Jon Gadsby was an integral part of the NZ television comedy landscape. With longtime friend and colleague David McPhail, he headlined some of the most iconic comedy shows this country has produced. A career spanning four decades saw him impersonating everyone from poet Sam Hunt to the angel Gabriel, as well as writing and establishing characters long cemented in Kiwi screen history.
A Week of It
Gadsby's career was launched with A Week of It. Debuting in 1977 (initially in an inauspicious graveyard slot) the show was rough and ready, going to air within a few hours of being filmed with a mix of political satire, potshots at Kiwi culture, and irreverent takes on topical issues. It also saw the introduction of Wayne, a gormless character brilliantly portrayed by Gadsby, who would become the impetus for that most timeless of Kiwi putdowns: "Jeez Wayne."
McPhail and Gadsby
1980 saw the arrival of McPhail and Gadsby, and the beginning of a seven-season run from one of our most popular comedy series. The debut episode plunged straight into the theme of religion, resulting in death threats and a storm of viewer outrage. Notoriety ensured.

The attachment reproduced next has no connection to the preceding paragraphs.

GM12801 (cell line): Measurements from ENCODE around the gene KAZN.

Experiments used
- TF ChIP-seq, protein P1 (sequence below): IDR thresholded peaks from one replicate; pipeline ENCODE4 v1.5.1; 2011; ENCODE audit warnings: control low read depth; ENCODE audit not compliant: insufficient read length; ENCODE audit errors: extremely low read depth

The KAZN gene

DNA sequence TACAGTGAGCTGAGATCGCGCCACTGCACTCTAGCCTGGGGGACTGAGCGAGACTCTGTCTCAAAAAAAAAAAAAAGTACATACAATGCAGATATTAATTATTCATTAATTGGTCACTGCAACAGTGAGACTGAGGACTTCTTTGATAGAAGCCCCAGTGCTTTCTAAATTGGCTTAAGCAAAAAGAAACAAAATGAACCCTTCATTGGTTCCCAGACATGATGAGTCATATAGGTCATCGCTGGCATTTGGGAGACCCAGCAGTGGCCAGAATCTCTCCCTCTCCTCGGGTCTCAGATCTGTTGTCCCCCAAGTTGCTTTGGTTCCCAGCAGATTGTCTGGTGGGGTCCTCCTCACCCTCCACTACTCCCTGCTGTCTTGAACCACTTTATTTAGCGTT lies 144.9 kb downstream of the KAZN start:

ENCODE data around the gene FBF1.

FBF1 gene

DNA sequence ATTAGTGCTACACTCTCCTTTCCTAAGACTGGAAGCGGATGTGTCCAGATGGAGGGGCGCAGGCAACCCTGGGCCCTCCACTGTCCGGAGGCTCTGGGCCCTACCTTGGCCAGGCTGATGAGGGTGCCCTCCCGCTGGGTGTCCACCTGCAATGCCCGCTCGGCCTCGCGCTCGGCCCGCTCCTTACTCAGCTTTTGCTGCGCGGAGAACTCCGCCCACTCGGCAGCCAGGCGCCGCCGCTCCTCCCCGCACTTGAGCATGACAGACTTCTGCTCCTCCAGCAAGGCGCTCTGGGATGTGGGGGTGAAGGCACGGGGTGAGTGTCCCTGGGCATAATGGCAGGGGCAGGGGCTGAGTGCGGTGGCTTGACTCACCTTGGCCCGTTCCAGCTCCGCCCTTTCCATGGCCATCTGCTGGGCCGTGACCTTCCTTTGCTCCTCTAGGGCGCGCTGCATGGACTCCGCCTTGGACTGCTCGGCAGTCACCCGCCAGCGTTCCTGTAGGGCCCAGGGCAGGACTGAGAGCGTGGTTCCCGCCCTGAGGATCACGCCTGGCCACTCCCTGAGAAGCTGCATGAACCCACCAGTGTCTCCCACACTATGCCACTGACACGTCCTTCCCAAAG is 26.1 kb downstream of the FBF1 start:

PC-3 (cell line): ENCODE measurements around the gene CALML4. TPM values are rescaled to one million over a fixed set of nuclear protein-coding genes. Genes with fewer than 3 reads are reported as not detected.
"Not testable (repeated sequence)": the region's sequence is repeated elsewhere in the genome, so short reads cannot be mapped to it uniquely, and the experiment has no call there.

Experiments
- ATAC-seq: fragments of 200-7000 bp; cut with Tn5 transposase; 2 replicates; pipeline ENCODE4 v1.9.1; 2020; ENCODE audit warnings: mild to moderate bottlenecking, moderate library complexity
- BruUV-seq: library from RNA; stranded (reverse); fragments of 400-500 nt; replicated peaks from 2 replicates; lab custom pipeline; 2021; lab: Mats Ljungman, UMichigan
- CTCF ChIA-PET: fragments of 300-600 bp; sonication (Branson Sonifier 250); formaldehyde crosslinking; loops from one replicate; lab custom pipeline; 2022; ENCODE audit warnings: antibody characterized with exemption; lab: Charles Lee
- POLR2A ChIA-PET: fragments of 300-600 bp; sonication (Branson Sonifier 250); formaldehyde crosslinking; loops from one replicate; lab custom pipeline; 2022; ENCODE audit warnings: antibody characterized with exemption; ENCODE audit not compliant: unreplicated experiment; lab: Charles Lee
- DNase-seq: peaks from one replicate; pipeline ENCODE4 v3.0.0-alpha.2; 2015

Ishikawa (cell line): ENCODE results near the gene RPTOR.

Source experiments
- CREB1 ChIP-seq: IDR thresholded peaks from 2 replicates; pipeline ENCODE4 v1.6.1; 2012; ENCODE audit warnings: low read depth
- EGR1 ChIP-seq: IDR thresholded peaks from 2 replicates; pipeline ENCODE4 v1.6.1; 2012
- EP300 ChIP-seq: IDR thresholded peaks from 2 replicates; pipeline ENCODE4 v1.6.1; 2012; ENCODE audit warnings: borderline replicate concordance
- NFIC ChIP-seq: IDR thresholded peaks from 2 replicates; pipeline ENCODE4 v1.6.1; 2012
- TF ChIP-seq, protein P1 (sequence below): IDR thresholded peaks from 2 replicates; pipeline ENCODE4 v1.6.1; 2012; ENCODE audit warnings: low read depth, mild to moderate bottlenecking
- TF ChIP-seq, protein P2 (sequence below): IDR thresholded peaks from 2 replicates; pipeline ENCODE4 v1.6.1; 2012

Gadsby was soon given the opportunity to solo write his own sitcom, Rabbiter's Rest. Set in a rural backwater, the series drew on his previous experiences as a bar worker in the Southland town of Dipton. Choosing to remain largely behind the camera, he made a single cameo in the show as a highly competitive rugby coach.
Letter to Blanchy
Letter to Blanchy saw Gadsby reunited with McPhail, for a series he described as "pure middle New Zealand." An old-fashioned back-blocks comedy, it centered on the bumblings of a trio of mates: intellectual Derek (McPhail), rough-diamond Barry (Gadsby) and tradesman Ray (Peter Rowley). Some of the situations they encountered were based on Gadsby's own "mad money-making schemes" as a teen in Invercargill.
2004 saw Gadsby head in a different television direction, visiting Myanmar for a thoughtful episode of Intrepid Journeys. Behind golden temples and scenes from Kipling, he found contradiction in the abject poverty faced by many, surmising, "I think contact, rather than isolation will provide the much needed forces of change."
An Iconic Kiwi Comedian
This NZ On Screen ScreenTalk interview from 2010 sees Gadsby reflecting on his upbringing and career - from being the newbie on A Week of It, to gaining awards and national acclaim. While his trademark humour is present throughout, the interview also reveals a softer side to one of our favourite jokers.
• You can see more Jon Gadsby screen highlights here, in NZ On Screen's Spotlight collection.